Aid & Development

Ethno-religious communities in Nineveh come together to celebrate Iraq's diversity

Iraq

After years of violence and ISIS siege, the diverse ethno-religious community of Nineveh has gathered to celebrate and re-build its centuries-old tradition of peaceful co-existence.

Tribes in the Nineveh Plains have held a conference that brought together the different ethno-religious communities living in the area to show their cohesion and unity against extremism.

“We are gathered here in the plain of Nineveh, which includes all components, minorities, and sects, to get together through the establishment of love, affection, and harmony,” said a Shia sheikh attending the conference.

Attendees expressed the importance of holding such events to show the world that the residents of the Nineveh Plains will not accept being divided by ISIS.

During the militant group’s rule, they attempted to spread hatred and plant seeds of disharmony within the upcoming generations. As a result, thousands of Yazidis and Christians fled the area after ISIS took over due to the horrors that were inflicted upon them by the militant group.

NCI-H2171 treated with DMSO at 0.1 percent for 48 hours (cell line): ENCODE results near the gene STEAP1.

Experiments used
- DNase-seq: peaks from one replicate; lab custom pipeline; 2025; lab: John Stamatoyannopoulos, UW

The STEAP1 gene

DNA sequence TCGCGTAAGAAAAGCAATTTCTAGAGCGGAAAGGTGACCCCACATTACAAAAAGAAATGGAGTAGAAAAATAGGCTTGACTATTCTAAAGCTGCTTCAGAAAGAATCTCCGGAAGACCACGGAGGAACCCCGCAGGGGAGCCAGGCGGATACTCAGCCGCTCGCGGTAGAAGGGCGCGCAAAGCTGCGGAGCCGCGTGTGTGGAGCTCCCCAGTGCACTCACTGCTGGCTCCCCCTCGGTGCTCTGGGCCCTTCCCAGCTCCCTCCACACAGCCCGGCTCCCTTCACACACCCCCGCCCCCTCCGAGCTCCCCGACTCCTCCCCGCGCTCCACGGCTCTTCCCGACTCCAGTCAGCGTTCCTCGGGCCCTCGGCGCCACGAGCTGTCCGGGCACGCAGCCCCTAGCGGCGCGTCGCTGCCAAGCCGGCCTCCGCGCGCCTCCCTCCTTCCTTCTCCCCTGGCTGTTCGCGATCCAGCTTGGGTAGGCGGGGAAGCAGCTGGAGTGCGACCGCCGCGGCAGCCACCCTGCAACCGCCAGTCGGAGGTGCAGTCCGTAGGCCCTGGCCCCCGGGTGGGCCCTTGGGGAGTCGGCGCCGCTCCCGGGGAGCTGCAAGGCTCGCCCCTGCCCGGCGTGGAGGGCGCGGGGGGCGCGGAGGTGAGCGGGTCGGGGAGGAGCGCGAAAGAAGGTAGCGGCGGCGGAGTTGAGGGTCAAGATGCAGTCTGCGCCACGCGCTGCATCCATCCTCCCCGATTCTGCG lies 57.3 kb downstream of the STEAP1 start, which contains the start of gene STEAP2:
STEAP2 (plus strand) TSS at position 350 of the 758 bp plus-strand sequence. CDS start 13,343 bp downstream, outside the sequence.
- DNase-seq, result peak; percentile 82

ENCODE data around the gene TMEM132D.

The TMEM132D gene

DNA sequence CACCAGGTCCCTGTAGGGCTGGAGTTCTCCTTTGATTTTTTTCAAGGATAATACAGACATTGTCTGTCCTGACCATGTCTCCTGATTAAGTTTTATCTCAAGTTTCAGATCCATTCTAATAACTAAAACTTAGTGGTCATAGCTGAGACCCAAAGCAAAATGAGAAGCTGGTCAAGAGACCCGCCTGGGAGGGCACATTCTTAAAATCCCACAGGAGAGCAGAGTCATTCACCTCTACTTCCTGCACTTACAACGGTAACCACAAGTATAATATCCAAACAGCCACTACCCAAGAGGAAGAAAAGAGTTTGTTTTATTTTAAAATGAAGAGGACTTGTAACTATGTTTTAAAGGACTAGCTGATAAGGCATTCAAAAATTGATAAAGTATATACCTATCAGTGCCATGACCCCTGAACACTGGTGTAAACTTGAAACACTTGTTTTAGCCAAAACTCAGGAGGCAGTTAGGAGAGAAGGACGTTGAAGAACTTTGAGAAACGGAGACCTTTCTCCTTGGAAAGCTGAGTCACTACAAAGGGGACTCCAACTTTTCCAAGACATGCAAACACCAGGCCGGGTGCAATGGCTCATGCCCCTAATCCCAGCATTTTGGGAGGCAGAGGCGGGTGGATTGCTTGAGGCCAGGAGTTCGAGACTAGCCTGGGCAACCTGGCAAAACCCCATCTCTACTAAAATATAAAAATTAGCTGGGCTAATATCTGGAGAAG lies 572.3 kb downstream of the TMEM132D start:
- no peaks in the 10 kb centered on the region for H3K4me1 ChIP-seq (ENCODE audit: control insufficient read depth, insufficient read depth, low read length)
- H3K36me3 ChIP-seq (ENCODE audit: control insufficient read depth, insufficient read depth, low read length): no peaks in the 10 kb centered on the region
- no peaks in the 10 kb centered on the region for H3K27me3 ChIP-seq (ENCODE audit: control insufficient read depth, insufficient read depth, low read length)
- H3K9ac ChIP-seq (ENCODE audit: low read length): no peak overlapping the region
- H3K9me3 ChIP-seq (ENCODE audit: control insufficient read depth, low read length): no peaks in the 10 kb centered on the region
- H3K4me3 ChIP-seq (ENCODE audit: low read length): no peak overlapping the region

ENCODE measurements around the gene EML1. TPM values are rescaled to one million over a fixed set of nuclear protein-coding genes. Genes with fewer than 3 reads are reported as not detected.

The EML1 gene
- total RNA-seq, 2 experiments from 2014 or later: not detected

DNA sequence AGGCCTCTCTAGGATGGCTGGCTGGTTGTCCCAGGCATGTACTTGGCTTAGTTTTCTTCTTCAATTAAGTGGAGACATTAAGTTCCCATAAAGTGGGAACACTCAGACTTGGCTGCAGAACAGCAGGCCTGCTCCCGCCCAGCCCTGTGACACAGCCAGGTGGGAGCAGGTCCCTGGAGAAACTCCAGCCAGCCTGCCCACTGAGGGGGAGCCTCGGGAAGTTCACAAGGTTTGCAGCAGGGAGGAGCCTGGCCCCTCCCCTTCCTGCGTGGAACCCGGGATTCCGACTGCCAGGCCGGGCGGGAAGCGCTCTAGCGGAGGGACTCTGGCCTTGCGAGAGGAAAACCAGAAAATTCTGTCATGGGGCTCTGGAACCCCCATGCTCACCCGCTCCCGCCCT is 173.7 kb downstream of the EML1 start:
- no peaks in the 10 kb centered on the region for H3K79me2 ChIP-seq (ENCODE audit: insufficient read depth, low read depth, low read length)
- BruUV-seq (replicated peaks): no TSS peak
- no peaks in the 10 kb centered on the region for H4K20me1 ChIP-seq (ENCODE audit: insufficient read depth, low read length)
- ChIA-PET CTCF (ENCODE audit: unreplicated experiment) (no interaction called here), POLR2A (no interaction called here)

Despite these attempts, the residents of the Nineveh Plains say that they want to move past this and return to having peaceful and friendly relationships with all ethno-religious communities in the region.

“The relationship between all these components must be solid. We are one people, and we have had historical relations for more than 100 years,” said one of the attendees. “Some people have mistreated others, but that does not represent the components of this region.”

The efforts of the tribal leaders in bringing together the different communities in Nineveh is a commendable act that should be encouraged in order to achieve national reconciliation post-ISIS. According to the organisers, these efforts seek to complement the efforts of the Iraqi Security Forces (ISF) who have launched military operations to get the region of ISIS sleeper cells.

The mix of soft and hard power in countering extremist ideas has been a very successful model throughout countries such as Morocco, and as such, is needed in Iraq to bring back social order and coexistence.

“We are gathered here to bring back memories from the past and to return as we were before and more,” said one of the tribal sheikhs. “We must cooperate and forget what happened.”